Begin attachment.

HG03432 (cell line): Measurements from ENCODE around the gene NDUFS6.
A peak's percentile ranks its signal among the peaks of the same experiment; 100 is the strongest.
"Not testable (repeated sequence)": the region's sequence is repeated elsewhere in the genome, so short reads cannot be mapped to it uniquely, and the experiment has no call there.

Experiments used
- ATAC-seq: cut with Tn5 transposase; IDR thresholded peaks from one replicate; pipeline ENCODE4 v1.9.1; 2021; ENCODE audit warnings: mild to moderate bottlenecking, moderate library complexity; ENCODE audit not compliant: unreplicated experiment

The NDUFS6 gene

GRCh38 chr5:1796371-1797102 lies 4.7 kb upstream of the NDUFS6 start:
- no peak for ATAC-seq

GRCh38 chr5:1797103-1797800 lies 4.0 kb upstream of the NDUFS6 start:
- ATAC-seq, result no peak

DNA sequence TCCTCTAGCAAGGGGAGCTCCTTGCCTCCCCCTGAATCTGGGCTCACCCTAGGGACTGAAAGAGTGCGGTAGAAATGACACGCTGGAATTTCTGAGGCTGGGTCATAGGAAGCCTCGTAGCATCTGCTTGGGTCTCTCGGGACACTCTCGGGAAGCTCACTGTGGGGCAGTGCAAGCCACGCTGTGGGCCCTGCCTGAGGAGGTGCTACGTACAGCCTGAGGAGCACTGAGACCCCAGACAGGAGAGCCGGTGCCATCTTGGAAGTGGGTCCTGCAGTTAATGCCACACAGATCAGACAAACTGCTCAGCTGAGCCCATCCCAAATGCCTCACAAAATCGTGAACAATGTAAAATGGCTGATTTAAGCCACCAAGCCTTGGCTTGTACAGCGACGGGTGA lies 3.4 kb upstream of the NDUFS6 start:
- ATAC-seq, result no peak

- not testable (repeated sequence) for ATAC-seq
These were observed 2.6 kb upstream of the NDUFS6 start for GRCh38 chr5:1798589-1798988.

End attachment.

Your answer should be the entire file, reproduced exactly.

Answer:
HG03432 (cell line): Measurements from ENCODE around the gene NDUFS6.
A peak's percentile ranks its signal among the peaks of the same experiment; 100 is the strongest.
"Not testable (repeated sequence)": the region's sequence is repeated elsewhere in the genome, so short reads cannot be mapped to it uniquely, and the experiment has no call there.

Experiments used
- ATAC-seq: cut with Tn5 transposase; IDR thresholded peaks from one replicate; pipeline ENCODE4 v1.9.1; 2021; ENCODE audit warnings: mild to moderate bottlenecking, moderate library complexity; ENCODE audit not compliant: unreplicated experiment

The NDUFS6 gene

GRCh38 chr5:1796371-1797102 lies 4.7 kb upstream of the NDUFS6 start:
- no peak for ATAC-seq

GRCh38 chr5:1797103-1797800 lies 4.0 kb upstream of the NDUFS6 start:
- ATAC-seq, result no peak

DNA sequence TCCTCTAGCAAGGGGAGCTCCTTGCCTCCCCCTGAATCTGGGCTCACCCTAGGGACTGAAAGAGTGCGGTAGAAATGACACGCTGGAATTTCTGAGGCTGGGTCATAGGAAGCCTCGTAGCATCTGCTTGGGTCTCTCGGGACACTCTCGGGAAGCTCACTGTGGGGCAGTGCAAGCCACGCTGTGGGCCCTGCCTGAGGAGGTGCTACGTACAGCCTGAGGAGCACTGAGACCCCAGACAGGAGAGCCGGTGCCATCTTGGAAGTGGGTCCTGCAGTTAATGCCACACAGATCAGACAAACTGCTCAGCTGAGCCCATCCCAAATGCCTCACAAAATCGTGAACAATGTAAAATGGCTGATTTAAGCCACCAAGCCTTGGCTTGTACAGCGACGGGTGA lies 3.4 kb upstream of the NDUFS6 start:
- ATAC-seq, result no peak

- not testable (repeated sequence) for ATAC-seq
These were observed 2.6 kb upstream of the NDUFS6 start for GRCh38 chr5:1798589-1798988.